The first impulse to secession was supplied by the opposition of Luther in Germany and of Zwingli in German Switzerland to the promulgation by Leo X of an indulgence for contributions towards the building of the new St. Peter's at Rome. For a long time it had been customary for the popes to grant indulgences for buildings of public utility (e.g. bridges). In such cases the true doctrine of indulgences as a remission of the punishment due to sin (not of guilt of sin ) had been always upheld, and the necessary conditions (especially the obligation of a contrite confession to obtain absolution from sin ) always inculcated. But the almsgiving for a good object, prescribed only as a good work supplementary to the chief conditions for the gaining of the indulgence, was often prominently emphasized. The indulgence commissaries sought to collect as much money as possible in connexion with the indulgence. Indeed, frequently since the Western Schism the spiritual needs of the people did not receive as much consideration as a motive for promulgating an indulgence, as the need of the good object by promoting which the indulgence was to be gained, and the consequent need of obtaining alms for this purpose. The war against the Turks and other crises, the erection of churches and monasteries, and numerous other causes led to the granting of indulgences in the fifteenth century. The consequent abuses were heightened by the fact that secular rulers frequently forbade the promulgation of indulgences within their territories, consenting only on condition that a portion of the receipts should be given to them. In practice, therefore, and in the public mind the promulgation of indulgences took on an economic aspect, and, as they were frequent, many came to regard them as an oppressive tax. Vainly did earnest men raise their voices against this abuse, which aroused no little bitterness against the ecclesiastical order and particularly the Papal Curia. The promulgation of indulgences for the new St. Peter's furnished Luther with an opportunity to attack indulgences in general, and this attack was the immediate occasion of the Reformation in Germany. A little later the same motive led Zwingli to put forth his erroneous teachings, thereby inaugurating the Reformation in German Switzerland. Both declared that they were attacking only the abuses of indulgences ; however, they soon taught doctrine in many ways contrary to the teaching of the Church.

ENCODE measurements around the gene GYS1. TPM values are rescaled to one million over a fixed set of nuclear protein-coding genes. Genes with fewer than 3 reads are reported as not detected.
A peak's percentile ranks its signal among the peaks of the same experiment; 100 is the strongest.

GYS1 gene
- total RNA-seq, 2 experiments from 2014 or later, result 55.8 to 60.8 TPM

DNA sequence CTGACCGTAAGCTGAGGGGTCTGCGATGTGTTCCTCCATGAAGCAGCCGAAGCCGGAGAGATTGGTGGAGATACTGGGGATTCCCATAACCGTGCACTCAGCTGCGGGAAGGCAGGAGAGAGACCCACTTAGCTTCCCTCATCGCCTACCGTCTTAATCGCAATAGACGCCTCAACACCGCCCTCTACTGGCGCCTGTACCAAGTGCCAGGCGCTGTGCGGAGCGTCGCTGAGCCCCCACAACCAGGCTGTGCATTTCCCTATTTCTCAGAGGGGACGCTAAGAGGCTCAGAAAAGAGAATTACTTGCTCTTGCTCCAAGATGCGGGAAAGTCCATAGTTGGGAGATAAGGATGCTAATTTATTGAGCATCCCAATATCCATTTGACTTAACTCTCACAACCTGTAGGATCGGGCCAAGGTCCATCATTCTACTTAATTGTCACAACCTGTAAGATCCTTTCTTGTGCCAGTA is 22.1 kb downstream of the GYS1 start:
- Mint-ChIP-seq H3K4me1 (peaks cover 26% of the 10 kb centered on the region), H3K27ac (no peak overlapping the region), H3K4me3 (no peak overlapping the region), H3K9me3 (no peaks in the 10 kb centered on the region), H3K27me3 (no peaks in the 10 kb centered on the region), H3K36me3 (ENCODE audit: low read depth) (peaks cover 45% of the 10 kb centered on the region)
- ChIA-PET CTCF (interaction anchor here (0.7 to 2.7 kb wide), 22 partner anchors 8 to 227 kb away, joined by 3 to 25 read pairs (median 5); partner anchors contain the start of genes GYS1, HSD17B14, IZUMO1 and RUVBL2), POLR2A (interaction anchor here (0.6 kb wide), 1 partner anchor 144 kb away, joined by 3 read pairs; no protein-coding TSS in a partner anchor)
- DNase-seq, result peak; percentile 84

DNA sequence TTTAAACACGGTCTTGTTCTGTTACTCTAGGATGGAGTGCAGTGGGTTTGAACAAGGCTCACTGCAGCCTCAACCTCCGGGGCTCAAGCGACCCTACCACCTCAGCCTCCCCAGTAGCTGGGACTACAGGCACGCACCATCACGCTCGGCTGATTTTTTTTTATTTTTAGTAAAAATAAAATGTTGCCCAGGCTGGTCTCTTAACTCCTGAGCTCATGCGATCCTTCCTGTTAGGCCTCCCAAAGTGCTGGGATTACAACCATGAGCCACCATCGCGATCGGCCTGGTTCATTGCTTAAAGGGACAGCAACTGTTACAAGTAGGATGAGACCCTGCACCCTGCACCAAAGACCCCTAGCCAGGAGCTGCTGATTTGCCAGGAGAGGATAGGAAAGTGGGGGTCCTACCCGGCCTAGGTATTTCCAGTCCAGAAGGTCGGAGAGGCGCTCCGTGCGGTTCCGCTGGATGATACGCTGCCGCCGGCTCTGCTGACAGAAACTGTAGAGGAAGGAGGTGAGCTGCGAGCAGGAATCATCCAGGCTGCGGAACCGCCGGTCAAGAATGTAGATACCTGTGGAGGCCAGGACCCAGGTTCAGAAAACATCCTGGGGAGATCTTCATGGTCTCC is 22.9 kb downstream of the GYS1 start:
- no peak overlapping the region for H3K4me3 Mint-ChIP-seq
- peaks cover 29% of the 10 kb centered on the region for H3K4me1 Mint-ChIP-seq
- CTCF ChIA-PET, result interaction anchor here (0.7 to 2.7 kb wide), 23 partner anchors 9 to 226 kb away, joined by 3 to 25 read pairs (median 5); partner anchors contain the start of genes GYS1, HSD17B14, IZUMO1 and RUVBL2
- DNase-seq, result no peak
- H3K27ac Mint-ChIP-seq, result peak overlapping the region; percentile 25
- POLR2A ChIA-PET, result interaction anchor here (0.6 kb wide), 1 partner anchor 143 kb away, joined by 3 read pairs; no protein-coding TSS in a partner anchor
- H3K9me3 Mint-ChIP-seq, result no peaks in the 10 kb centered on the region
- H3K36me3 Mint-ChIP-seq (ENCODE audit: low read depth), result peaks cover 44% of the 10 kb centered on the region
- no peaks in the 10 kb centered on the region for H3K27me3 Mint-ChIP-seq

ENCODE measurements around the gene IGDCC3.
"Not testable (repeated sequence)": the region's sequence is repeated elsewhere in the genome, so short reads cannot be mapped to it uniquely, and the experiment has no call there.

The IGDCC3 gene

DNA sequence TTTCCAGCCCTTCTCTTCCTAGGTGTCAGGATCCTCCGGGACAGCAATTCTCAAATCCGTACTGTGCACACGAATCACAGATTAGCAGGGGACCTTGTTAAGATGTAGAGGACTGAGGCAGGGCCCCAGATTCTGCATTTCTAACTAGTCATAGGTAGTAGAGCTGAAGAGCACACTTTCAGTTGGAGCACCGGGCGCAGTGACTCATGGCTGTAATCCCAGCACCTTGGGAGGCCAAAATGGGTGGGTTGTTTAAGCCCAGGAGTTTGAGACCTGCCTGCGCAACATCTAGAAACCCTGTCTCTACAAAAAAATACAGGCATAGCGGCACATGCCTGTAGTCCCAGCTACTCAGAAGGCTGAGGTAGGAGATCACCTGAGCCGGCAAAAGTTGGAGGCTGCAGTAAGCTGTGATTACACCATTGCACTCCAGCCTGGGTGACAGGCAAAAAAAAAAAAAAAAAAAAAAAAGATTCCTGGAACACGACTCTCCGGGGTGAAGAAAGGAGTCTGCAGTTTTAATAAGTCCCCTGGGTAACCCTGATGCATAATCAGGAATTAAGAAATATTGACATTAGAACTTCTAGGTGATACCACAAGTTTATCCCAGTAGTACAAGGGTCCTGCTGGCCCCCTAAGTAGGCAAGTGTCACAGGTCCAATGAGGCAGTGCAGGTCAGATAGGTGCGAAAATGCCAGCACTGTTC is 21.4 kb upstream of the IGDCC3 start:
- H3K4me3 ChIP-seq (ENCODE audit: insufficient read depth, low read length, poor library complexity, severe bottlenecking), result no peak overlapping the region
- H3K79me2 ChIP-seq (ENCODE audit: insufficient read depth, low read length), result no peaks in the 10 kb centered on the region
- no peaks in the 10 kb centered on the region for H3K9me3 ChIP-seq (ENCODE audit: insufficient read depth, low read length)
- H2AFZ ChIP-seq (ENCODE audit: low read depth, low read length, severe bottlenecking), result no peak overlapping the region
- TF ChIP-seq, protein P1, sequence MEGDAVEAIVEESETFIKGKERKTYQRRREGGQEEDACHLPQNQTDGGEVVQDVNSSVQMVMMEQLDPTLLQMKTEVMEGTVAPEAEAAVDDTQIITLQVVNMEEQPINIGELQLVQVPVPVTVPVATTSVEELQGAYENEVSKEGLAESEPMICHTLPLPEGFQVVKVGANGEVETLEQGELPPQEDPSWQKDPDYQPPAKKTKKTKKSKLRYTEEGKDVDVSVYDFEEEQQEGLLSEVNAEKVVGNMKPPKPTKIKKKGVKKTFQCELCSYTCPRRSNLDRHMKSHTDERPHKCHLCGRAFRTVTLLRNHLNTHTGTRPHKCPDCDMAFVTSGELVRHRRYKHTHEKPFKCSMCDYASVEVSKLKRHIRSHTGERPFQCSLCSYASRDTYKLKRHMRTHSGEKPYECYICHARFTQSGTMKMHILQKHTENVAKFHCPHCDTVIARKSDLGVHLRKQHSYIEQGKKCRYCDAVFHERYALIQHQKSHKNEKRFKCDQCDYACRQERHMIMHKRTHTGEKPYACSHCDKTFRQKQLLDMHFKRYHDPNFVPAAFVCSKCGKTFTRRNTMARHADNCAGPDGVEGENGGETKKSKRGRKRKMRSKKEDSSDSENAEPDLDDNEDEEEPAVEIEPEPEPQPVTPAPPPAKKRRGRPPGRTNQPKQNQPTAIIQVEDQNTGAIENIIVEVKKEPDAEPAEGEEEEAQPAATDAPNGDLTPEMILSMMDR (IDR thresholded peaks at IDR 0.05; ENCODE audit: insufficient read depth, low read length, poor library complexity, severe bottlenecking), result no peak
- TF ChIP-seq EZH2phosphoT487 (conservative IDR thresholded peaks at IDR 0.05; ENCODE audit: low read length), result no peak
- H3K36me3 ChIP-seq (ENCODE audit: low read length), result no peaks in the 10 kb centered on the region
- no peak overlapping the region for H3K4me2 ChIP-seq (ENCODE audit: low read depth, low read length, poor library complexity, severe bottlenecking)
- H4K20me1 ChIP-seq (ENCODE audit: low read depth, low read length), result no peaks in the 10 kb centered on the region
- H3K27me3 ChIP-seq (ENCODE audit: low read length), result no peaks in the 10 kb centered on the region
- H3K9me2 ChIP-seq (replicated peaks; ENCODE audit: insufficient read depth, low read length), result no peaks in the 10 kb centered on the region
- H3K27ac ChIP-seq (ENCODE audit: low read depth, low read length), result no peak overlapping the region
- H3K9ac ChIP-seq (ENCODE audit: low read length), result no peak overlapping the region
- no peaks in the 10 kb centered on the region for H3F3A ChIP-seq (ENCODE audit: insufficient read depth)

The great applause which Luther received on his first appearance, both in humanistic circles and among some theologians and some of the earnest-minded laity, was due to the dissatisfaction with the existing abuses. His own erroneous views and the influence of a portion of his followers very soon drove Luther into rebellion against ecclesiastical authority as such, and eventually led him into open apostasy and schism. His chief original supporters were among the Humanists, the immoral clergy, and the lower grades of the landed nobility imbued with revolutionary tendencies. It was soon evident that he meant to subvert all the fundamental institutions of the Church. Beginning by proclaiming the false doctrine of "justification by faith alone", he later rejected all supernatural remedies (especially the sacraments and the Mass), denied the meritoriousness of good works (thus condemning monastic vows and Christian asceticism in general), and finally rejected the institution of a genuine hierarchical priesthood (especially the papacy ) in the Church. His doctrine of the Bible as the sole rule of faith, with rejection of all ecclesiastical authority, established subjectivism in matters of faith. By this revolutionary assault Luther forfeited the support of many serious persons indisposed to break with the Church but on the other hand won over all the anti-ecclesiastical elements, including numerous monks and nuns who left the monasteries to break their vows, and many priests who espoused his cause with the intention of marrying. The support of his sovereign, Frederick of Saxony, was of great importance. Very soon secular princes and municipal magistrates made the Reformation a pretext for arbitrary interference in purely ecclesiastical and religious affairs, for appropriating ecclesiastical property and disposing of it at pleasure, and for deciding what faith their subjects should accept. Some followers of Luther went to even greater extremes. The Anabaptists and the "Iconoclasts" revealed the extremest possibilities of the principles advocated by Luther, while in the Peasants' War the most oppressed elements of German society put into practice the doctrine of the reformer. Ecclesiastical affairs were now reorganized on the basis of the new teachings; henceforth the secular power is ever more clearly the supreme judge in purely religious matters, and completely disregards any independent ecclesiastical authority.